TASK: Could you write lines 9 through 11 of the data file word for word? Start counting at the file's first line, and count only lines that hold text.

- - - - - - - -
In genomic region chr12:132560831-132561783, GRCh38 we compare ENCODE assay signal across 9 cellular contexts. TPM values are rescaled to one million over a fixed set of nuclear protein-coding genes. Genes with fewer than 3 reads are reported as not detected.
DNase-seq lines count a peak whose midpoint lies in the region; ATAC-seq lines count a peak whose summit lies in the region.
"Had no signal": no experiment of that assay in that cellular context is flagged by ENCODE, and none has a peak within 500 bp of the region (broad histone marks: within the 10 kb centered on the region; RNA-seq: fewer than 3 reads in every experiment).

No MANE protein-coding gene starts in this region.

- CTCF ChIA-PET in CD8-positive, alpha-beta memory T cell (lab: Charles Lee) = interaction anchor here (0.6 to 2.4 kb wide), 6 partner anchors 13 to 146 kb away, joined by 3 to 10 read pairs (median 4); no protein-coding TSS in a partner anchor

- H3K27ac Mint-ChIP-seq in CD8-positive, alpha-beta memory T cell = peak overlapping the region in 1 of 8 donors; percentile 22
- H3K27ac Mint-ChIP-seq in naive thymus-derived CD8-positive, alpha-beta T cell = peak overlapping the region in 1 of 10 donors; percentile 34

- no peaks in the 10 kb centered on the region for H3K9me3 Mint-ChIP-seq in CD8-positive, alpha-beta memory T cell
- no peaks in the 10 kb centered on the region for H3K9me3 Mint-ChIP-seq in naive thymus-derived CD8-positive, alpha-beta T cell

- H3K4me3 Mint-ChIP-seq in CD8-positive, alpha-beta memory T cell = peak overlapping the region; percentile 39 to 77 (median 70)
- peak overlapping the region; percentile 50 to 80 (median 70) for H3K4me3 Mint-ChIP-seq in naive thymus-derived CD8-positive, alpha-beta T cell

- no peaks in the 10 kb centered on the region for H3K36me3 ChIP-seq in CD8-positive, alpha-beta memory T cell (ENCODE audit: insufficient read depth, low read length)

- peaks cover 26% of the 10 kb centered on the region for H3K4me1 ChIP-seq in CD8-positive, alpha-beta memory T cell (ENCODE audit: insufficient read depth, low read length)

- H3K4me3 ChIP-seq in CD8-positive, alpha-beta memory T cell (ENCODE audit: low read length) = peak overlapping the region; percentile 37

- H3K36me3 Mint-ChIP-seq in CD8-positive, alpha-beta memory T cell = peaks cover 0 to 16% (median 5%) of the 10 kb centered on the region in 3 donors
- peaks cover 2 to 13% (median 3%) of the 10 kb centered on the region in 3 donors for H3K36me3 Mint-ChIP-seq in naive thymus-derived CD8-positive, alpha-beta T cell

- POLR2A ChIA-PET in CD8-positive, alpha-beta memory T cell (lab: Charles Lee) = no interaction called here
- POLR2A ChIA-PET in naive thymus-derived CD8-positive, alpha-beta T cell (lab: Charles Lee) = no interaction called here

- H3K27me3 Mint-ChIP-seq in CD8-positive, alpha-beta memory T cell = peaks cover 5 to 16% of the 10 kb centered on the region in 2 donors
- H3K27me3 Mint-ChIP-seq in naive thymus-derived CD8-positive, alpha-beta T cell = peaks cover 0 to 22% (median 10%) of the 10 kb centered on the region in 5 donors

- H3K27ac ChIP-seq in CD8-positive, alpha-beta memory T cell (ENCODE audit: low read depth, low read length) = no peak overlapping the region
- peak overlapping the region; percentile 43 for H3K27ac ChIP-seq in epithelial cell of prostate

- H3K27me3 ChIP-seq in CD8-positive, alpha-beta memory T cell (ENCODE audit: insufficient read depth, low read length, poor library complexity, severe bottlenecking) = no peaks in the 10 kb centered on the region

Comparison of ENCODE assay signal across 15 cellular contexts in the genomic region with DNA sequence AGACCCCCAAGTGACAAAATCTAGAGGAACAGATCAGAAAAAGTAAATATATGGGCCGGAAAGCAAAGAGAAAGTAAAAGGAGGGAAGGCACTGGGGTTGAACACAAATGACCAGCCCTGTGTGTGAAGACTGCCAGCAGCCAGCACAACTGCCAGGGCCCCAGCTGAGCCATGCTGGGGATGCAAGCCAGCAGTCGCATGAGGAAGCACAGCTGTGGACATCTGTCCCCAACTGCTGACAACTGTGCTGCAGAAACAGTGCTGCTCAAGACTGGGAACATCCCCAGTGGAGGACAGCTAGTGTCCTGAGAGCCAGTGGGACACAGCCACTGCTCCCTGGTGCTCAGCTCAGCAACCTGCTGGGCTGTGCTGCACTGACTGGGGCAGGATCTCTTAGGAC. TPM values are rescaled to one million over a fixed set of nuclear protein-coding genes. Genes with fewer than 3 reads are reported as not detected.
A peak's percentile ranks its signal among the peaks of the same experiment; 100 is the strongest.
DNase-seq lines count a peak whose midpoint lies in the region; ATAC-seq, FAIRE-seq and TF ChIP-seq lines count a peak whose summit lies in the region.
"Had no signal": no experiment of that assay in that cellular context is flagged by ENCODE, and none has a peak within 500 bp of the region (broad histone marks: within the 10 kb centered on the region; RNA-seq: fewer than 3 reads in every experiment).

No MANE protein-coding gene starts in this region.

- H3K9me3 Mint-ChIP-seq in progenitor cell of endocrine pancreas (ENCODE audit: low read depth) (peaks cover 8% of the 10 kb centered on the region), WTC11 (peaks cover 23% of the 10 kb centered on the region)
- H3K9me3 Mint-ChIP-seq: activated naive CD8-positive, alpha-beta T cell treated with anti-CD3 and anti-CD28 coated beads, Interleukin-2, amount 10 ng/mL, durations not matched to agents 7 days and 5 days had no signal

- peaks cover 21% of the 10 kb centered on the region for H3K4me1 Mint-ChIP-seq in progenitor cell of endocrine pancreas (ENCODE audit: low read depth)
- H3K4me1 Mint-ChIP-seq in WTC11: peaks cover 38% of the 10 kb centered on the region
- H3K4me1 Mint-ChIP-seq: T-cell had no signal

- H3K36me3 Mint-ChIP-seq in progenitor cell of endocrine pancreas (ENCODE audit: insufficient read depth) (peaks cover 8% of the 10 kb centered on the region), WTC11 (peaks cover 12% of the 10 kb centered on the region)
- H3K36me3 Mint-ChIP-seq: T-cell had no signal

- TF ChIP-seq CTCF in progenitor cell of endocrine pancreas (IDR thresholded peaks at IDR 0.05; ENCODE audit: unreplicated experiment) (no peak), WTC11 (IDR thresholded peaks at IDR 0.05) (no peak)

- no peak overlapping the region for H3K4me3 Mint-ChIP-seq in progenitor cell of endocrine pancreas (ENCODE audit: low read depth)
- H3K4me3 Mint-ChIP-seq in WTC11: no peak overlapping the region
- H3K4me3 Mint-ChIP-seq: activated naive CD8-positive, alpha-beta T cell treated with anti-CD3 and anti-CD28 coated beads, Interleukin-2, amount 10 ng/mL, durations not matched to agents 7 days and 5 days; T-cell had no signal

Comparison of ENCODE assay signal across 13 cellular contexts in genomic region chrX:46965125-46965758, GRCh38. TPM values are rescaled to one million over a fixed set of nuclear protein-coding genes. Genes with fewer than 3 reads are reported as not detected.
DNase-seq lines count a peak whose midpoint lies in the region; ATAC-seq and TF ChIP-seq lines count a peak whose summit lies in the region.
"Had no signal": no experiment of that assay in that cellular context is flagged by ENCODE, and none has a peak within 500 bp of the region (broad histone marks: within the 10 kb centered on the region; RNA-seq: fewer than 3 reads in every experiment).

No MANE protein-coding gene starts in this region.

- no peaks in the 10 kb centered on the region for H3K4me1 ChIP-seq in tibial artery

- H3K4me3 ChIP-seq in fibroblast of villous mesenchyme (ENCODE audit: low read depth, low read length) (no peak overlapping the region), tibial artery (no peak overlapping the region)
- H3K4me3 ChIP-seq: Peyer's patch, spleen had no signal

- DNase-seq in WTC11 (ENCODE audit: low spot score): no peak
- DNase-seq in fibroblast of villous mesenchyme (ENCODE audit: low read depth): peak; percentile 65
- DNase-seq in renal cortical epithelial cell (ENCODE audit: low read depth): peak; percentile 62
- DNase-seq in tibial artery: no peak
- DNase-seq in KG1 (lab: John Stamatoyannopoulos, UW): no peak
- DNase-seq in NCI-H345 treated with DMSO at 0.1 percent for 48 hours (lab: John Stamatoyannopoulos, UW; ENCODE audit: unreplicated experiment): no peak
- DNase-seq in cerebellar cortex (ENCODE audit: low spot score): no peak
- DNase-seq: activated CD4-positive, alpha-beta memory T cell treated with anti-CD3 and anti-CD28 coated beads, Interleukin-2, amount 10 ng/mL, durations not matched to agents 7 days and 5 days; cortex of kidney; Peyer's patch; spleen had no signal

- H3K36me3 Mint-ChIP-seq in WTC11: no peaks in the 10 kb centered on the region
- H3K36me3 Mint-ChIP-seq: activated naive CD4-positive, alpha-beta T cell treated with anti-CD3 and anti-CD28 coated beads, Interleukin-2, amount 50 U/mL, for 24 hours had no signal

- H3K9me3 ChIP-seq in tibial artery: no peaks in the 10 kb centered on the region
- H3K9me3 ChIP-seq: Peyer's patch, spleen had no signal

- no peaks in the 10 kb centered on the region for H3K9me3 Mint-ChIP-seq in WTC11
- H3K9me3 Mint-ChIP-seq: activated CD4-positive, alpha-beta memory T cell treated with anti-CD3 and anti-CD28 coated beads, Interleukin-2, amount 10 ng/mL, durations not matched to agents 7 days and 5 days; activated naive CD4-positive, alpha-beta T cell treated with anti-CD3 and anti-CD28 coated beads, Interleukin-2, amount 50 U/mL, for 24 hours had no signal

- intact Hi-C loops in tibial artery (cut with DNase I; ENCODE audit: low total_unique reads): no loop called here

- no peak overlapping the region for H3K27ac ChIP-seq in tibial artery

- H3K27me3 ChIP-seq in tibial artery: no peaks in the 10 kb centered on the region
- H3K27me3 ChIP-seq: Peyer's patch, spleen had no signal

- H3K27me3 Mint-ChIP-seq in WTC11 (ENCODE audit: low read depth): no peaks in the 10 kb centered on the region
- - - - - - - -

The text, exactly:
- no peaks in the 10 kb centered on the region for H3K9me3 Mint-ChIP-seq in naive thymus-derived CD8-positive, alpha-beta T cell

- H3K4me3 Mint-ChIP-seq in CD8-positive, alpha-beta memory T cell = peak overlapping the region; percentile 39 to 77 (median 70)
- peak overlapping the region; percentile 50 to 80 (median 70) for H3K4me3 Mint-ChIP-seq in naive thymus-derived CD8-positive, alpha-beta T cell